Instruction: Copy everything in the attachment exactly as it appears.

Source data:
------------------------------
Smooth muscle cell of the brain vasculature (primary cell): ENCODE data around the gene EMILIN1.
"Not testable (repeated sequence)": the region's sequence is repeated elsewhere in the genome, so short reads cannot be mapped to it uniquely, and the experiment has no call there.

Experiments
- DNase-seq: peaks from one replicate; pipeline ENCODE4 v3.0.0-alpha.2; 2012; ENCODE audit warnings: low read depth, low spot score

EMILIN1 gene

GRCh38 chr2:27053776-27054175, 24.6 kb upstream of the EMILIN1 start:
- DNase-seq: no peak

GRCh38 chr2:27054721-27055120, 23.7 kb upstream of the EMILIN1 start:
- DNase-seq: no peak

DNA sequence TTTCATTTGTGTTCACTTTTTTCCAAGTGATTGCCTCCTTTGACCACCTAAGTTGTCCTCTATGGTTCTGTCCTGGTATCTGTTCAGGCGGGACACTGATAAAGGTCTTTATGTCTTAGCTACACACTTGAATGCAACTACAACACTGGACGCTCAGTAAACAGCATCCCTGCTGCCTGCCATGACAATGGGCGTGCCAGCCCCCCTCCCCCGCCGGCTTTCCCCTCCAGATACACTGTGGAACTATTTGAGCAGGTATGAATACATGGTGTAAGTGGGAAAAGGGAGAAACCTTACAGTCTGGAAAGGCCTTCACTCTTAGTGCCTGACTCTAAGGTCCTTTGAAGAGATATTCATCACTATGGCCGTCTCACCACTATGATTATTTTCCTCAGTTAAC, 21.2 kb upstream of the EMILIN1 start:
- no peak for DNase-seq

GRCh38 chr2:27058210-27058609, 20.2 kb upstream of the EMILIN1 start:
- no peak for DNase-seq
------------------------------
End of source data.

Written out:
Smooth muscle cell of the brain vasculature (primary cell): ENCODE data around the gene EMILIN1.
"Not testable (repeated sequence)": the region's sequence is repeated elsewhere in the genome, so short reads cannot be mapped to it uniquely, and the experiment has no call there.

Experiments
- DNase-seq: peaks from one replicate; pipeline ENCODE4 v3.0.0-alpha.2; 2012; ENCODE audit warnings: low read depth, low spot score

EMILIN1 gene

GRCh38 chr2:27053776-27054175, 24.6 kb upstream of the EMILIN1 start:
- DNase-seq: no peak

GRCh38 chr2:27054721-27055120, 23.7 kb upstream of the EMILIN1 start:
- DNase-seq: no peak

DNA sequence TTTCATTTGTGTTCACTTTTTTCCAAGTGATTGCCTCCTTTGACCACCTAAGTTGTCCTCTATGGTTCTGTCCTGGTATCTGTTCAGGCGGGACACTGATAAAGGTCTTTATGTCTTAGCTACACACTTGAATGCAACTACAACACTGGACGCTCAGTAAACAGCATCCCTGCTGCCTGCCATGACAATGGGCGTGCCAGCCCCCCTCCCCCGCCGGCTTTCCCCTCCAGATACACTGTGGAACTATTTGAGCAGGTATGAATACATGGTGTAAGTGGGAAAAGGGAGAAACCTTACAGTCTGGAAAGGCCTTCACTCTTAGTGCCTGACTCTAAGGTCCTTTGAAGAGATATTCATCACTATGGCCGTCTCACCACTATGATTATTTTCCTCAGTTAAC, 21.2 kb upstream of the EMILIN1 start:
- no peak for DNase-seq

GRCh38 chr2:27058210-27058609, 20.2 kb upstream of the EMILIN1 start:
- no peak for DNase-seq